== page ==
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  • 201.
    Sandholm, Kerstin
    et al.
    Linnéuniversitetet, Fakulteten för Hälso- och livsvetenskap (FHL), Institutionen för kemi och biomedicin (KOB).
    Carlsson, Hanna
    Linköping University, Sweden;Region Kalmar county, Sweden.
    Persson, Barbro
    Uppsala University, Sweden.
    Skattum, Lillemor
    Lund University, Sweden.
    Tjernberg, Ivar
    Linköping University, Sweden;Region Kalmar county, Sweden.
    Nilsson, Bo
    Uppsala University, Sweden.
    Nilsson Ekdahl, Kristina
    Linnéuniversitetet, Fakulteten för Hälso- och livsvetenskap (FHL), Institutionen för kemi och biomedicin (KOB). Uppsala University, Sweden.
    Discrepancies in plasma levels of complement components measured by a newly introduced commercially available magnetic bead technique compared to presently available clinical reference intervals2019Ingår i: Scandinavian Journal of Immunology, ISSN 0300-9475, E-ISSN 1365-3083, artikel-id e12831Artikel i tidskrift (Refereegranskat)
  • 202.
    Sandholm, Kerstin
    et al.
    Linnéuniversitetet, Fakultetsnämnden för naturvetenskap och teknik, Institutionen för naturvetenskap, NV.
    Henningsson, Anna J.
    Bergstrom, Sven
    Ernerudh, Jan
    Nilsson Ekdahl, Kristina
    Linnéuniversitetet, Fakultetsnämnden för naturvetenskap och teknik, Institutionen för naturvetenskap, NV.
    Complement activation and phagocytosis in vitro of two strains of Borrelia burgdorferi S.L2012Ingår i: Immunobiology, ISSN 0171-2985, E-ISSN 1878-3279, Vol. 217, nr 11, s. 1153-1153Artikel i tidskrift (Övrigt vetenskapligt)
  • 203.
    Sandholm, Kerstin
    et al.
    Linnéuniversitetet, Fakulteten för Hälso- och livsvetenskap (FHL), Institutionen för kemi och biomedicin (KOB).
    Henningsson, Anna J.
    Linköping University.
    Säve, Susanne
    Linnéuniversitetet, Fakulteten för Hälso- och livsvetenskap (FHL), Institutionen för kemi och biomedicin (KOB).
    Bergström, Sven
    Umeå University.
    Forsberg, Pia
    Linköping University.
    Jonsson, Nina
    Linnéuniversitetet, Fakulteten för Hälso- och livsvetenskap (FHL), Institutionen för kemi och biomedicin (KOB).
    Ernerudh, Jan
    Linköping University.
    Nilsson Ekdahl, Kristina
    Linnéuniversitetet, Fakulteten för Hälso- och livsvetenskap (FHL), Institutionen för kemi och biomedicin (KOB).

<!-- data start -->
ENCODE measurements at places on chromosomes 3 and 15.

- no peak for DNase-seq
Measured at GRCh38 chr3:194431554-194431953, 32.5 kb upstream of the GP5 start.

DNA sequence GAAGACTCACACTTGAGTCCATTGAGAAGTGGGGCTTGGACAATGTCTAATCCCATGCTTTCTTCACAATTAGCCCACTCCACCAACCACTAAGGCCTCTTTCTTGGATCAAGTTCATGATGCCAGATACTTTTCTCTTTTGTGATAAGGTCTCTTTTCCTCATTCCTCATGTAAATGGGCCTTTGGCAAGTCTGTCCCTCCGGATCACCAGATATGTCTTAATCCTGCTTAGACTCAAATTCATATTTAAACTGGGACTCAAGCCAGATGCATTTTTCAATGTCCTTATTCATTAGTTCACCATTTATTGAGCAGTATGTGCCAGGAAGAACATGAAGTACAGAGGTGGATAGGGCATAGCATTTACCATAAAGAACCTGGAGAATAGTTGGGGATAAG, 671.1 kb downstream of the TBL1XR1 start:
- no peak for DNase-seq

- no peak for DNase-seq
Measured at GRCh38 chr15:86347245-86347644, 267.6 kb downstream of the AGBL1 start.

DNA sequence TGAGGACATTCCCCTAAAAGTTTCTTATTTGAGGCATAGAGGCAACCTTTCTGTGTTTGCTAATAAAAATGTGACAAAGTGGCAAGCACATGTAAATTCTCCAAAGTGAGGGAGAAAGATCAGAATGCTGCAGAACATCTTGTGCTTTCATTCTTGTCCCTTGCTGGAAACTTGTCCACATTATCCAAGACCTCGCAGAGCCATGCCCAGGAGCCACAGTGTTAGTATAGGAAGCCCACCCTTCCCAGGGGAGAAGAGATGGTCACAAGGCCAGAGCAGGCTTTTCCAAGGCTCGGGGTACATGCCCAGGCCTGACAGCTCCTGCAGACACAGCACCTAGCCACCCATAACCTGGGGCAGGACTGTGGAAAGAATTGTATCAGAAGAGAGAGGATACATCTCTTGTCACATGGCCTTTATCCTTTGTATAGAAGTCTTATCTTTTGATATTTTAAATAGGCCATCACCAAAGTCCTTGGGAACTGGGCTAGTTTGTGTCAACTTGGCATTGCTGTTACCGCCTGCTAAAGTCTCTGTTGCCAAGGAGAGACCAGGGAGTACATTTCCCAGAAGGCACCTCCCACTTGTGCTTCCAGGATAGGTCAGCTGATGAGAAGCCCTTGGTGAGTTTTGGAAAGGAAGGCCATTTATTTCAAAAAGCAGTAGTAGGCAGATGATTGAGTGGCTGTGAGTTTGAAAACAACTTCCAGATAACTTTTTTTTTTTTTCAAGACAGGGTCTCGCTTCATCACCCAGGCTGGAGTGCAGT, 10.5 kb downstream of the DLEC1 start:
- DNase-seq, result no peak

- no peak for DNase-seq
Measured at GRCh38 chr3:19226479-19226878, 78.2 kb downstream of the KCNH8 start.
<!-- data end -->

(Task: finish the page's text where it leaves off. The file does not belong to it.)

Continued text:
Early Cytokine Release in Response to Live Borrelia burgdorferi Sensu Lato Spirochetes Is Largely Complement Independent2014Ingår i: PLoS ONE, ISSN 1932-6203, E-ISSN 1932-6203, Vol. 9, nr 9, s. e108013-Artikel i tidskrift (Refereegranskat)
    Abstract [en]

    Aim: Here we investigated the role of complement activation in phagocytosis and the release of cytokines and chemokines in response to two clinical isolates: Borrelia afzelii K78, which is resistant to complement-mediated lysis, and Borrelia garinii LU59, which is complement-sensitive. Methods: Borrelia spirochetes were incubated in hirudin plasma, or hirudin-anticoagulated whole blood. Complement activation was measured as the generation of C3a and sC5b-9. Binding of the complement components C3, factor H, C4, and C4BP to the bacterial surfaces was analyzed. The importance of complement activation on phagocytosis, and on the release of cytokines and chemokines, was investigated using inhibitors acting at different levels of the complement cascade. Results: 1) Borrelia garinii LU59 induced significantly higher complement activation than did Borrelia afzelii K78. 2) Borrelia afzelii K78 recruited higher amounts of factor H resulting in significantly lower C3 binding. 3) Both Borrelia strains were efficiently phagocytized by granulocytes and monocytes, with substantial inhibition by complement blockade at the levels of C3 and C5. 4) The release of the pro-inflammatory cytokines and chemokines IL-1 beta, IL-6, TNF, CCL20, and CXCL8, together with the anti-inflammatory IL-10, were increased the most (by>10-fold after exposure to Borrelia). 5) Both strains induced a similar release of cytokines and chemokines, which in contrast to the phagocytosis, was almost totally unaffected by complement blockade. Conclusions: Our results show that complement activation plays an important role in the process of phagocytosis but not in the subsequent cytokine release in response to live Borrelia spirochetes.

  • 204.
    Sandholm, Kerstin
    et al.
    Linnéuniversitetet, Fakulteten för Hälso- och livsvetenskap (FHL), Institutionen för kemi och biomedicin (KOB).
    Persson, Barbro
    Uppsala University.
    Skattum, Lillemor
    Lund University.
    Eggertsen, Gösta
    Karolinska Institutet;Karolinska University Hospital.
    Nyman, Dag
    Aland Cent Hosp, Finland.
    Gunnarsson, Iva
    Karolinska Institutet;Karolinska University Hospital.
    Svenungson, Elisabet
    Karolinska Institutet;Karolinska University Hospital.
    Nilsson, Bo
    Uppsala University.
    Nilsson Ekdahl, Kristina
    Linnéuniversitetet, Fakulteten för Hälso- och livsvetenskap (FHL), Institutionen för kemi och biomedicin (KOB). Uppsala University.
    Evaluation of a Novel Immunoassay for Quantification of C1q for Clinical Diagnostic Use2019Ingår i: Frontiers in Immunology, ISSN 1664-3224, E-ISSN 1664-3224, Vol. 10, artikel-id 7Artikel i tidskrift (Refereegranskat)
    Abstract [en]